France supermarket attacker pledged to "die for Syria"

CARCASSONNE, France (Reuters) - Just hours before killing three people and terrorizing shoppers in a supermarket in southern France, 25-year old Redouane Lakdim took his younger sister to school, French media said, leaving his family’s flat outside Carcassonne’s medieval city walls.

Lakdim, a French national born in Morrocco, was known by police for petty crimes and possession of drugs - for which he spent one month in jail in 2016.

French interior minister Gerard Collomb said nothing suggested he was violent: “We had monitored him and thought there was no radicalisation,” Collomb said. “He was known for possession of drugs, we couldn’t have said that he was a radical that would carry out an attack.”

Paris prosecutor Francois Molins said although nothing suggested imminent action, Lakdim had been on France’s terrorism watch list since 2014 and had links to networks of Salafists.

Survivors of the supermarket siege said he shouted “Allahu Akbar” and identified himself as a supporter of Islamic State willing to die for Syria.

He lived with his mother and sisters, a neighbor told Reuters, in a charmless social housing block outside Carcassonne’s famed walled city, a UNESCO heritage site.

“It was a calm family,” a 17-year old girl who lives in the same building told Reuters, declining to give her name.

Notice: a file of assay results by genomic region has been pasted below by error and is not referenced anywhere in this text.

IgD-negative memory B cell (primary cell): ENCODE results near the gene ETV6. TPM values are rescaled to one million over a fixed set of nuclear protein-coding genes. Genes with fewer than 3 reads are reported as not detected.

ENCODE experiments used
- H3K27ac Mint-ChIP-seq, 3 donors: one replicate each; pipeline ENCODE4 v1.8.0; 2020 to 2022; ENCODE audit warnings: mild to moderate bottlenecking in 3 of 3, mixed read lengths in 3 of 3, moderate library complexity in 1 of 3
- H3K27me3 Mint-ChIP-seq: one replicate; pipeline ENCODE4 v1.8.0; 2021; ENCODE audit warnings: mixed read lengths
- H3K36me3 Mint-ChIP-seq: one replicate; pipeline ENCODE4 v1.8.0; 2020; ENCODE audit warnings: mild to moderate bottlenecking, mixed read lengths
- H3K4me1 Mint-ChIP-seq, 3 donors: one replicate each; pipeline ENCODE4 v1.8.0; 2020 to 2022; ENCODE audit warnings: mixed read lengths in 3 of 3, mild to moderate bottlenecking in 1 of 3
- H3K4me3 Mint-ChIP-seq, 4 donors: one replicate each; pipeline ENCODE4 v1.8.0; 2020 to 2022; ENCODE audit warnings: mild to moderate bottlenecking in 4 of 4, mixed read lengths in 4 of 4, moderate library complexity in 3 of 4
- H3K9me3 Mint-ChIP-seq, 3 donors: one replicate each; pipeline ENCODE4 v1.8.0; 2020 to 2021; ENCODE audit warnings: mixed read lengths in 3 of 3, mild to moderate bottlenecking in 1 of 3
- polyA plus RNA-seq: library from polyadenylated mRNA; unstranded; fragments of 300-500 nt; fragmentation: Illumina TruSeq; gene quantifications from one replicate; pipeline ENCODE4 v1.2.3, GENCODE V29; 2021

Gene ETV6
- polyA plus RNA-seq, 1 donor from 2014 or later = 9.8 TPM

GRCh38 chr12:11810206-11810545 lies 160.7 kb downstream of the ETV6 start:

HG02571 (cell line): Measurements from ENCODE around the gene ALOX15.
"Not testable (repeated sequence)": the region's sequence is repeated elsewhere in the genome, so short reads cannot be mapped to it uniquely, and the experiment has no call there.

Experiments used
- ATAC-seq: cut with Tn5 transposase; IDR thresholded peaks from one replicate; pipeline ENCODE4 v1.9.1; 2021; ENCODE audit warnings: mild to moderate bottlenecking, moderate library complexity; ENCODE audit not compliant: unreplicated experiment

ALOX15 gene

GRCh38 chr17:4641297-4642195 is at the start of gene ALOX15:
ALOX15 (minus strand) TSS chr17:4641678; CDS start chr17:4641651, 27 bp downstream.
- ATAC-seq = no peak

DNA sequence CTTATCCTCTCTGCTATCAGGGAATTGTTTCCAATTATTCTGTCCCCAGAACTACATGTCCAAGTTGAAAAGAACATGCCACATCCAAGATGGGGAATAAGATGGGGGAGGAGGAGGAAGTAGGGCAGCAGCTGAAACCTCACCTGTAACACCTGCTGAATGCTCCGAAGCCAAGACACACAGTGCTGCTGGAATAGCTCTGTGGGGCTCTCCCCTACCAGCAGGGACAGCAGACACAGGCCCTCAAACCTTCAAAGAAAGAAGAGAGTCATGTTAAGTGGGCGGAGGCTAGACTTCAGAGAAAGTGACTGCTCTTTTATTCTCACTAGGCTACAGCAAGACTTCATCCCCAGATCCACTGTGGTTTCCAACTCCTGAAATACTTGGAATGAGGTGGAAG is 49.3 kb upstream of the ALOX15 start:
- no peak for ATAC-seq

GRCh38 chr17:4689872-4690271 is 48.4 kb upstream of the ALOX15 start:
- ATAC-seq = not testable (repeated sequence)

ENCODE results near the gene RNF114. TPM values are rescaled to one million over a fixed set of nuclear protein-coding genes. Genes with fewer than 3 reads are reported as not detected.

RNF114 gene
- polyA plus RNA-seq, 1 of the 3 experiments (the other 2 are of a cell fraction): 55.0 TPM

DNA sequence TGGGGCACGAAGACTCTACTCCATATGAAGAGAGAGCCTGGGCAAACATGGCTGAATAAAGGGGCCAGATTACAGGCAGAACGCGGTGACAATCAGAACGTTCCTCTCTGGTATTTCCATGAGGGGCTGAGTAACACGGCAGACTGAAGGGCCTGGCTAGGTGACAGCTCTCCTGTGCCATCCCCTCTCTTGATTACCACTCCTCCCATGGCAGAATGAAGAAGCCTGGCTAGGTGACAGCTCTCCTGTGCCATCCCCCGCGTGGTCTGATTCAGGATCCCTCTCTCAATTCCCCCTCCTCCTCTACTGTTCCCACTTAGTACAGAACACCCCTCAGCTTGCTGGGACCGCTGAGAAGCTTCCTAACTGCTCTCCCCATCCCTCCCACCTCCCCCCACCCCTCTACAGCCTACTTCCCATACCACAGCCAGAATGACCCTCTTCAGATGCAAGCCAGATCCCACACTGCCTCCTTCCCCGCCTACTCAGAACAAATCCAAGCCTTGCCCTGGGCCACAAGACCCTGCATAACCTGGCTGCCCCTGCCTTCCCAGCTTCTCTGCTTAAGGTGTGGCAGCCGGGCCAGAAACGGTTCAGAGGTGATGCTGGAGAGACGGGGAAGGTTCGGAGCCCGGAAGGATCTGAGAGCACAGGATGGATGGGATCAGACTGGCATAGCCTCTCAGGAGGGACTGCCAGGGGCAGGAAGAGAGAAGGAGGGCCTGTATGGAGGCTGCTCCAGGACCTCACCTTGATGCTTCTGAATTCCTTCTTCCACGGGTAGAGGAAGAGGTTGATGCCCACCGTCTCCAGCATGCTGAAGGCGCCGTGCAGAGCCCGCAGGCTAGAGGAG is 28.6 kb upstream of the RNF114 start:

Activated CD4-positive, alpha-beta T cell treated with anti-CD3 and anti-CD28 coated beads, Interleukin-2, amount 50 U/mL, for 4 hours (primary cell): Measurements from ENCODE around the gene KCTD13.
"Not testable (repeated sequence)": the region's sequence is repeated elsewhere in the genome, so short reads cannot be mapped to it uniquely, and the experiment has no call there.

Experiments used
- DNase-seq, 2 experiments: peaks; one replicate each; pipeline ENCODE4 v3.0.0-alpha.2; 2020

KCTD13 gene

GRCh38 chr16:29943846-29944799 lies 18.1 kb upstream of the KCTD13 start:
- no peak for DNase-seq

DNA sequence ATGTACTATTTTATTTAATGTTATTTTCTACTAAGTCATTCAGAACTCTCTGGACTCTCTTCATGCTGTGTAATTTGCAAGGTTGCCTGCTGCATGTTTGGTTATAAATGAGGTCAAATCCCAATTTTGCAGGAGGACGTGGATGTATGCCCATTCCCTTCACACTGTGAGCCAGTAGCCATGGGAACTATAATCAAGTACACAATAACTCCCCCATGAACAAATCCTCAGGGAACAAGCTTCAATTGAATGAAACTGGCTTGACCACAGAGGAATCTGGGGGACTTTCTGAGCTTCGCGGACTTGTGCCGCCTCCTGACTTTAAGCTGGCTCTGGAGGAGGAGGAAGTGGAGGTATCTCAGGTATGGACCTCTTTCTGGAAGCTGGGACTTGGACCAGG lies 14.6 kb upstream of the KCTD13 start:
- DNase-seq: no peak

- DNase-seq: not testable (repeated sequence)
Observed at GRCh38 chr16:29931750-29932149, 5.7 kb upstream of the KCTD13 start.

Although the area was recently renovated, like many of the poor neighborhoods that ring French cities it still suffers from crime. Local newspapers had recently reported a playground had been set on fire. On Friday, gangs of youths threatened journalists seeking reactions from locals.

Neighbors said Lakdim was a regular visitor to the Carcassonne mosque. Recent mug shots showed him sporting a long black beard.

On Friday morning, after stealing a white Opel Corsa, killing the passenger and injuring its owner, he drove towards a nearby military barracks where he waited a few minutes, the prosecutor said.

Changing target, he headed towards the riot police’s garrison, where he shot at four officers jogging outside, before driving away.

Storming into a supermarket in the nearby town of Trebes, he shouted “God is Greatest” and shot dead a customer and an employee before taking the other 50-or-so shoppers hostage.

During his standoff with police, he briefly came out of the supermarket, threatening to “blow everything up”, the prosecutor said.

When he started shooting at a gendarme who had swapped himself with a female hostage, anti-terrorism police launched the assault in which he was killed.

Writing by Michel Rose in Paris; Editing by John Irish and Peter Graff